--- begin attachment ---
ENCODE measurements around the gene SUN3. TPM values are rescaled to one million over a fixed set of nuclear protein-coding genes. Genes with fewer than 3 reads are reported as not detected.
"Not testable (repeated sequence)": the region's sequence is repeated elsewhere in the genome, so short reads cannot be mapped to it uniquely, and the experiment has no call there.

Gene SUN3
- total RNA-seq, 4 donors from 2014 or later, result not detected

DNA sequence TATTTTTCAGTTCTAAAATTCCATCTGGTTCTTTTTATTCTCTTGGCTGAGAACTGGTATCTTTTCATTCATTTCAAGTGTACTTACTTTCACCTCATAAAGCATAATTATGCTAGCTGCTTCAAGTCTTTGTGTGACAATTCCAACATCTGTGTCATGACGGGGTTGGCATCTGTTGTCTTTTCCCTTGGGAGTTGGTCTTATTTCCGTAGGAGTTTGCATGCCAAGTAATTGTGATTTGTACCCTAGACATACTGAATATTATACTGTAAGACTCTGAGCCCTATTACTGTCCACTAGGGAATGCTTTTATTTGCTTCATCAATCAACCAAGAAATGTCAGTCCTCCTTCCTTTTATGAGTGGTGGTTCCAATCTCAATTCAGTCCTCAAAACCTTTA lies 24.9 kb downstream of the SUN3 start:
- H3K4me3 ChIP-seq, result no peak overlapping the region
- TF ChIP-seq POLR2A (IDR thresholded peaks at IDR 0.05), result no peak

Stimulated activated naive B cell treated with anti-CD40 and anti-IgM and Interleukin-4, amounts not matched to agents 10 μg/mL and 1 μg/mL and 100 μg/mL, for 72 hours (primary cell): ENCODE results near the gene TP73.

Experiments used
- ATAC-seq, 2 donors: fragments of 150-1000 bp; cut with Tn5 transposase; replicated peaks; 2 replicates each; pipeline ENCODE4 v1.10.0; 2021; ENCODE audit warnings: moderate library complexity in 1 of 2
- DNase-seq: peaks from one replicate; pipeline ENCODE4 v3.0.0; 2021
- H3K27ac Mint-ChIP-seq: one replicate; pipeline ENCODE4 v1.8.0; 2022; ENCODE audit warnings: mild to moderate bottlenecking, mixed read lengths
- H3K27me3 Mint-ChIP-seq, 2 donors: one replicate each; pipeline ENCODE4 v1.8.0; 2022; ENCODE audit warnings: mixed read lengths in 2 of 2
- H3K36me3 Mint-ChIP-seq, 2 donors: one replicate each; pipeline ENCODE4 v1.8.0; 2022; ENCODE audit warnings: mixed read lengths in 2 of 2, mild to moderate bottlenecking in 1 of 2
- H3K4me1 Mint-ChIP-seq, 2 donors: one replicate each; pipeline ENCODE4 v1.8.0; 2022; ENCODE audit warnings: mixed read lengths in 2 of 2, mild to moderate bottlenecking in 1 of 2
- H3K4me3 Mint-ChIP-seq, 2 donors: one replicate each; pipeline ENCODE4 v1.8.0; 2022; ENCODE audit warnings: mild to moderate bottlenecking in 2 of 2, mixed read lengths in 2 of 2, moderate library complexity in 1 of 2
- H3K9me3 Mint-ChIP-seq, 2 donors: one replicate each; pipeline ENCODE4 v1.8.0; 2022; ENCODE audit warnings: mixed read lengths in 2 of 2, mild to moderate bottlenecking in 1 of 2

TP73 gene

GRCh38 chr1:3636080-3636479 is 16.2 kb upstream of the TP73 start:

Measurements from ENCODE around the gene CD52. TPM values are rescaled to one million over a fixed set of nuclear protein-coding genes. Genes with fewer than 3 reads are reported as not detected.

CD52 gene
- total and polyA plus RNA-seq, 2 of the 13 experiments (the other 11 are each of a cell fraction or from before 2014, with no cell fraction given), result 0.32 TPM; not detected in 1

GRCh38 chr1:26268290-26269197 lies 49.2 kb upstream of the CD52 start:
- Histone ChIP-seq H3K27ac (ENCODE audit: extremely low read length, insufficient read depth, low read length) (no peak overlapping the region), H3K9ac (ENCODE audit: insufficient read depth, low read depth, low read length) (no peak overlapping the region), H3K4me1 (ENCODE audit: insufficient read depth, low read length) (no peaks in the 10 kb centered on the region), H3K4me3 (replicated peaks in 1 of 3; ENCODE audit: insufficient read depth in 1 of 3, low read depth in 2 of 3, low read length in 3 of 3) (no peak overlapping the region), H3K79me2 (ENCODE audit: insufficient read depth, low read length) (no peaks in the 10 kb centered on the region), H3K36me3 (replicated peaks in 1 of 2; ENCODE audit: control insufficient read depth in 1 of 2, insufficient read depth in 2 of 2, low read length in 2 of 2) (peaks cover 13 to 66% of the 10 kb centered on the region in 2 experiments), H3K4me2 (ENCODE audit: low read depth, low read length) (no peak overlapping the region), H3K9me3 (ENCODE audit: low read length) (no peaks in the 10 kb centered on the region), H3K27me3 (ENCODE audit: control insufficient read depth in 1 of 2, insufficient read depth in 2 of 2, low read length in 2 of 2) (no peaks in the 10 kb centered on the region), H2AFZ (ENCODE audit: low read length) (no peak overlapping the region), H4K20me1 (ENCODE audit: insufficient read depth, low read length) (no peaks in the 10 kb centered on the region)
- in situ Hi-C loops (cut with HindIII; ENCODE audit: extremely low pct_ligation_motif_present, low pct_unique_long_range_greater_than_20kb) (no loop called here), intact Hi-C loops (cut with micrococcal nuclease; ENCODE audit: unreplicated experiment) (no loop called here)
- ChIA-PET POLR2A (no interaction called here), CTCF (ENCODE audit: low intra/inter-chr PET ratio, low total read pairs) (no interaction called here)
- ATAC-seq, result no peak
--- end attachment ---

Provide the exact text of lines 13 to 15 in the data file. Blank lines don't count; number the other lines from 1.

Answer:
- H3K27me3 Mint-ChIP-seq, 2 donors: one replicate each; pipeline ENCODE4 v1.8.0; 2022; ENCODE audit warnings: mixed read lengths in 2 of 2
- H3K36me3 Mint-ChIP-seq, 2 donors: one replicate each; pipeline ENCODE4 v1.8.0; 2022; ENCODE audit warnings: mixed read lengths in 2 of 2, mild to moderate bottlenecking in 1 of 2
- H3K4me1 Mint-ChIP-seq, 2 donors: one replicate each; pipeline ENCODE4 v1.8.0; 2022; ENCODE audit warnings: mixed read lengths in 2 of 2, mild to moderate bottlenecking in 1 of 2